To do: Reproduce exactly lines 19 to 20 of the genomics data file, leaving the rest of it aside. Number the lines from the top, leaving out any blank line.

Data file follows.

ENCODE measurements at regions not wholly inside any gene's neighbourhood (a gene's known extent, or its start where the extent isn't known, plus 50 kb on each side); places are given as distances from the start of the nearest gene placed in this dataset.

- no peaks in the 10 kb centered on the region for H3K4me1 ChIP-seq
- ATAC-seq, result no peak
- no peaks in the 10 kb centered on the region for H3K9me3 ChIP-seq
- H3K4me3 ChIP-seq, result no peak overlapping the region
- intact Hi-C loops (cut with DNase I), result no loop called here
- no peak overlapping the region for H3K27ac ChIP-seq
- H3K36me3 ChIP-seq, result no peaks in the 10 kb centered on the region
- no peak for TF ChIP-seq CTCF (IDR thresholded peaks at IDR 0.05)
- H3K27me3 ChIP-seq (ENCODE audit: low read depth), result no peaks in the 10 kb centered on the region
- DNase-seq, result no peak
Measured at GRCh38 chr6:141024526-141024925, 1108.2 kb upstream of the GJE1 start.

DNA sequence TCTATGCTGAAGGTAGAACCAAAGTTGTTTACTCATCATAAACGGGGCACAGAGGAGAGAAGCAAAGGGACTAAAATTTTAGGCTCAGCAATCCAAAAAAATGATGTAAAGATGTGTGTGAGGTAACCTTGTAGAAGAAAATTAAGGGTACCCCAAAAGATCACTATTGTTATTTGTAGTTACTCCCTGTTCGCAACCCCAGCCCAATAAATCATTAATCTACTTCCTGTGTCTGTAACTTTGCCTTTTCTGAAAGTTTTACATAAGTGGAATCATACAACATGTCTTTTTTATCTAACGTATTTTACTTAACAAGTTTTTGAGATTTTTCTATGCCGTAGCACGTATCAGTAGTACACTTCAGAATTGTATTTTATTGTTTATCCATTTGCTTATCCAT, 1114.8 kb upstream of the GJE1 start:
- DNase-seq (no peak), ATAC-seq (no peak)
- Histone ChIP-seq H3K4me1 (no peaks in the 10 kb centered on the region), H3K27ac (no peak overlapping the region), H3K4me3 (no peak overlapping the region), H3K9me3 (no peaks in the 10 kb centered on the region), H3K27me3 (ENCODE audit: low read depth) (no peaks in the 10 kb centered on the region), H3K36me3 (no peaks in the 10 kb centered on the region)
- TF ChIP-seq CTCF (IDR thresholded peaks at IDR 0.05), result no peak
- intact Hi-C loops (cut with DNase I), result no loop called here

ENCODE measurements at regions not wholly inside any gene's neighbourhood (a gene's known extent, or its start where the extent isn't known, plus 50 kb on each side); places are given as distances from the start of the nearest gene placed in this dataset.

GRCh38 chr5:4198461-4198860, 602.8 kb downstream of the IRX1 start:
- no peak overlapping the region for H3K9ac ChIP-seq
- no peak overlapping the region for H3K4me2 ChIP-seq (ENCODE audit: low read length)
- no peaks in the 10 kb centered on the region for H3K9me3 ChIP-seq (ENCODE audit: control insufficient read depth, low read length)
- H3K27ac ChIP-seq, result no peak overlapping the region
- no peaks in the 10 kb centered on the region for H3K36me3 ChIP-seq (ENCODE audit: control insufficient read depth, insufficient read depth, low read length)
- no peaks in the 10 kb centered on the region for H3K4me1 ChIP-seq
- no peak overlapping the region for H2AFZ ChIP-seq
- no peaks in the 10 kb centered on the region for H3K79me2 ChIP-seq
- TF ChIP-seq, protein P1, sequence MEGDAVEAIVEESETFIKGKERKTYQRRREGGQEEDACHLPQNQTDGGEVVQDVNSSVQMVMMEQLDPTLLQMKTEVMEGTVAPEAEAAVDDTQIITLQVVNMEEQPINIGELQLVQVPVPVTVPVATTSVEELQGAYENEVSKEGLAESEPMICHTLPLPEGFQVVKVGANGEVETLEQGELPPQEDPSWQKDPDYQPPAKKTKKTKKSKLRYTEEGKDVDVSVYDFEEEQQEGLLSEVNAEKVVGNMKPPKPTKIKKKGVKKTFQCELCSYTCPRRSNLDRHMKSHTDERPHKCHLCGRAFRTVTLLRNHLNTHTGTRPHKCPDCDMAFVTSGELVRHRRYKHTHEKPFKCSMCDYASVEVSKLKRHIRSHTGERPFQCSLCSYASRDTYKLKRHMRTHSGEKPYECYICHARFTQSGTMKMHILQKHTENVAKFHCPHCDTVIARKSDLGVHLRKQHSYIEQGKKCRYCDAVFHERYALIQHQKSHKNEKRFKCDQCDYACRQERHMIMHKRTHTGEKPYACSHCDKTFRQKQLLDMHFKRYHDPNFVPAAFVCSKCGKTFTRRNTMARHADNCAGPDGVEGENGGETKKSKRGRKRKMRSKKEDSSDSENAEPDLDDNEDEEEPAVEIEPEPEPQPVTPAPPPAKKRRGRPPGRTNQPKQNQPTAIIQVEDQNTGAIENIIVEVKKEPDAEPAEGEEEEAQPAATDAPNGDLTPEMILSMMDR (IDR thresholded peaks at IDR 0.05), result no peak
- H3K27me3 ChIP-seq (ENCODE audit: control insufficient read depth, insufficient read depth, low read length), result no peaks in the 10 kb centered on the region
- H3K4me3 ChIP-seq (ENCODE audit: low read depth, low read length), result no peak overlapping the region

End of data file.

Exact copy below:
GRCh38 chr5:4198461-4198860, 602.8 kb downstream of the IRX1 start:
- no peak overlapping the region for H3K9ac ChIP-seq